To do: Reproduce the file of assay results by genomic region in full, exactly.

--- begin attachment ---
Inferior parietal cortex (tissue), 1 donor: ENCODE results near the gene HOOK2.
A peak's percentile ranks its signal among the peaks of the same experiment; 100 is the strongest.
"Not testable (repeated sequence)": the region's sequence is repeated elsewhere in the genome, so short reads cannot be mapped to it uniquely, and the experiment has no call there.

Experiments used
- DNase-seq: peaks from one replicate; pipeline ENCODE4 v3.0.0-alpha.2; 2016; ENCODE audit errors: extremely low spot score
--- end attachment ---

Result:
Inferior parietal cortex (tissue), 1 donor: ENCODE results near the gene HOOK2.
A peak's percentile ranks its signal among the peaks of the same experiment; 100 is the strongest.
"Not testable (repeated sequence)": the region's sequence is repeated elsewhere in the genome, so short reads cannot be mapped to it uniquely, and the experiment has no call there.

Experiments used
- DNase-seq: peaks from one replicate; pipeline ENCODE4 v3.0.0-alpha.2; 2016; ENCODE audit errors: extremely low spot score